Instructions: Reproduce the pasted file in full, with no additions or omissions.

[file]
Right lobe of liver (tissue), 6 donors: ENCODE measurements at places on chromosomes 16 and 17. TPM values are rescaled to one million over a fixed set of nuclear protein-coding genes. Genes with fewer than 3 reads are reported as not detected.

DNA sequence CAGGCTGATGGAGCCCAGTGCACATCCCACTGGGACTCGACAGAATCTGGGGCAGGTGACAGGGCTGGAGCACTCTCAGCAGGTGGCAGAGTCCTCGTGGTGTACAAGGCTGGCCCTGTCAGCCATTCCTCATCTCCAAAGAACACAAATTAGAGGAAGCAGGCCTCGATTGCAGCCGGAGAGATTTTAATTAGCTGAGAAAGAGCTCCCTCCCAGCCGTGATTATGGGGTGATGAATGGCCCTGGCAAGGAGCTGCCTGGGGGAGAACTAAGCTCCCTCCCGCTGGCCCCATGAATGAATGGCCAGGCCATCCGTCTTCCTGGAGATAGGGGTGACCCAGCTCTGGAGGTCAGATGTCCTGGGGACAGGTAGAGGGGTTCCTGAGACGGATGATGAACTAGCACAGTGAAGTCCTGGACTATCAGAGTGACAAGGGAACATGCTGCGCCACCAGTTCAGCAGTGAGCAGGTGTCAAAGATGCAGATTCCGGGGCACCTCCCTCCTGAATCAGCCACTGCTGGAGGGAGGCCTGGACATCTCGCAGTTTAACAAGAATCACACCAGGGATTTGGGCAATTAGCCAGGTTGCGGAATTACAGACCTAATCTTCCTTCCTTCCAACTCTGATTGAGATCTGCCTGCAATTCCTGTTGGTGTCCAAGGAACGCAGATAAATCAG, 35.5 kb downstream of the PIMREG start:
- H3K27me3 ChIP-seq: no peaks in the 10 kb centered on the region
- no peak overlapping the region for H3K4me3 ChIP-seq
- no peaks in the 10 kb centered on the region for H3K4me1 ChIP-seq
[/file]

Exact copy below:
Right lobe of liver (tissue), 6 donors: ENCODE measurements at places on chromosomes 16 and 17. TPM values are rescaled to one million over a fixed set of nuclear protein-coding genes. Genes with fewer than 3 reads are reported as not detected.

DNA sequence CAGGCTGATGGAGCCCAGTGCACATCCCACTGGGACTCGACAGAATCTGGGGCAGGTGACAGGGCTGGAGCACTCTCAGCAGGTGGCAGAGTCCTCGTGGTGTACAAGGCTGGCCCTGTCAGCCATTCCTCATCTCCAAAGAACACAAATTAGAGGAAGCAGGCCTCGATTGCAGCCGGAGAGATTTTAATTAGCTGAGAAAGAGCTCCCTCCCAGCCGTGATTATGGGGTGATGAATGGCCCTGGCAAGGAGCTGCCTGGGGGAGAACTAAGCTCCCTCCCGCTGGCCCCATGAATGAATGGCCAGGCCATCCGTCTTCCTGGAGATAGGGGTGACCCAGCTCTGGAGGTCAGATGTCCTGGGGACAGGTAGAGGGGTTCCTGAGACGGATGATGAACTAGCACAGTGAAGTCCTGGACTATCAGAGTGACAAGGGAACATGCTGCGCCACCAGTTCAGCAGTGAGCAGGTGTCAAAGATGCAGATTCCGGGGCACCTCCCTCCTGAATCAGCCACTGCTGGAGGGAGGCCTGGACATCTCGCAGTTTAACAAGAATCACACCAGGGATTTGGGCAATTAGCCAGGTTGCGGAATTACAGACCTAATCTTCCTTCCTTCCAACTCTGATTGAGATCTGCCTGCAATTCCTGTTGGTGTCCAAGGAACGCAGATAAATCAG, 35.5 kb downstream of the PIMREG start:
- H3K27me3 ChIP-seq: no peaks in the 10 kb centered on the region
- no peak overlapping the region for H3K4me3 ChIP-seq
- no peaks in the 10 kb centered on the region for H3K4me1 ChIP-seq